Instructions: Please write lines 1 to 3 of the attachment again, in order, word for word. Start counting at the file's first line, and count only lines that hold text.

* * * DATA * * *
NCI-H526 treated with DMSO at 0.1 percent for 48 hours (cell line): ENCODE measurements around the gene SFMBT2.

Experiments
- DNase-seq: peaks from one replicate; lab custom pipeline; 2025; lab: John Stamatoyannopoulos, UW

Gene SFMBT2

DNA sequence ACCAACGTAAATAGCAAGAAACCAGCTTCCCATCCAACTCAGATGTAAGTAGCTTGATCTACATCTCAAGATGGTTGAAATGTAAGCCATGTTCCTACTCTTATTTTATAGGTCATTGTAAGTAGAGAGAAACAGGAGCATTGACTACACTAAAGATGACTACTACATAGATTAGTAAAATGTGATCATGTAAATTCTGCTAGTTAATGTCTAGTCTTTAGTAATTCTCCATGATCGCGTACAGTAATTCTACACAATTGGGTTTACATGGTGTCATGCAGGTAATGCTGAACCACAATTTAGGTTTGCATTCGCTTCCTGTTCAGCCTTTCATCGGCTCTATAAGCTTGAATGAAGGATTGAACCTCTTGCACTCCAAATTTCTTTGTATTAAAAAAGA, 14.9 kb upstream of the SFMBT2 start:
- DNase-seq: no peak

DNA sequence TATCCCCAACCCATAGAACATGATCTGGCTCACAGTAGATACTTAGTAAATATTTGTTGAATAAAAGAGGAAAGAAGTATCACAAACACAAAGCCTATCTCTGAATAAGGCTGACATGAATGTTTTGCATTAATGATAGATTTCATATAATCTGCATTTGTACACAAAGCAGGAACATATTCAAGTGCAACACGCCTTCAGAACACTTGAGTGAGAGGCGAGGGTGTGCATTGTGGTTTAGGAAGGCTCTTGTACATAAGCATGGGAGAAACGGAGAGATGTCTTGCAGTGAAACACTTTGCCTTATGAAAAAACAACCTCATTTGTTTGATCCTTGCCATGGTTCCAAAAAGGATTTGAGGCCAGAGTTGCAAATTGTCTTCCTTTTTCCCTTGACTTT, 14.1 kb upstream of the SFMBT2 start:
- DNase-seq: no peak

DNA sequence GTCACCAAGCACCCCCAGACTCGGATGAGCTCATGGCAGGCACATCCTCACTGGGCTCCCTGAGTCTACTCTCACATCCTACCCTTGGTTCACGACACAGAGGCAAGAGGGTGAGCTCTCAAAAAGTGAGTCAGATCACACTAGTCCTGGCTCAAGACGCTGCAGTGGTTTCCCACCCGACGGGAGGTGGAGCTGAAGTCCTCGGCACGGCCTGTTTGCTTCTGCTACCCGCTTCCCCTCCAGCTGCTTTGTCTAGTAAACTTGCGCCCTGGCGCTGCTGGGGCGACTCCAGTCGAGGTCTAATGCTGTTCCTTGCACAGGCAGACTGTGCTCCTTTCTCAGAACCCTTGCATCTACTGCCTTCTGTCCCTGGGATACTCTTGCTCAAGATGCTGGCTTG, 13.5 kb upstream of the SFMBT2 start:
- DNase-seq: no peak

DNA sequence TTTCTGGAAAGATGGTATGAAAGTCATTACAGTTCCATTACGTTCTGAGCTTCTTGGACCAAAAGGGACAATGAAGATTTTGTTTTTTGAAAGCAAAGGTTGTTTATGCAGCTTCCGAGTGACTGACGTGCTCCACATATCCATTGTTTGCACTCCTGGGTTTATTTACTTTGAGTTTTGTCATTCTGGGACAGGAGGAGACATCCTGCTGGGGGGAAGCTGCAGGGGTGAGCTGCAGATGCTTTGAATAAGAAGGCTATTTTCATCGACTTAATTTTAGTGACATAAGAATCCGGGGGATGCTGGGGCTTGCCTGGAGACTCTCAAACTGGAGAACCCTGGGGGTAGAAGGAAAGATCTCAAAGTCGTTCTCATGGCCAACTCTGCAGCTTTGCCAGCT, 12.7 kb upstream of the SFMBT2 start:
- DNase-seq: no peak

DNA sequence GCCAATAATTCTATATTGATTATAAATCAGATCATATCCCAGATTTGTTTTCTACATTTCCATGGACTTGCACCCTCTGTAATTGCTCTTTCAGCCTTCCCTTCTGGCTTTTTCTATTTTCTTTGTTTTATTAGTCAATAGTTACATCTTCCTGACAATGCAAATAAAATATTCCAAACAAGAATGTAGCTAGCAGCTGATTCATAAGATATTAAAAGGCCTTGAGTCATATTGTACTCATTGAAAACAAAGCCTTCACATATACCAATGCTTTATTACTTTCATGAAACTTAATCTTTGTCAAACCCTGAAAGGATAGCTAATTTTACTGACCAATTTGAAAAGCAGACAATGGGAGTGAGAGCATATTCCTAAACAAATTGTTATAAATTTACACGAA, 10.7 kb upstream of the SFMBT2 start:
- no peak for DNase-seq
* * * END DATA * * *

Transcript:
NCI-H526 treated with DMSO at 0.1 percent for 48 hours (cell line): ENCODE measurements around the gene SFMBT2.

Experiments
- DNase-seq: peaks from one replicate; lab custom pipeline; 2025; lab: John Stamatoyannopoulos, UW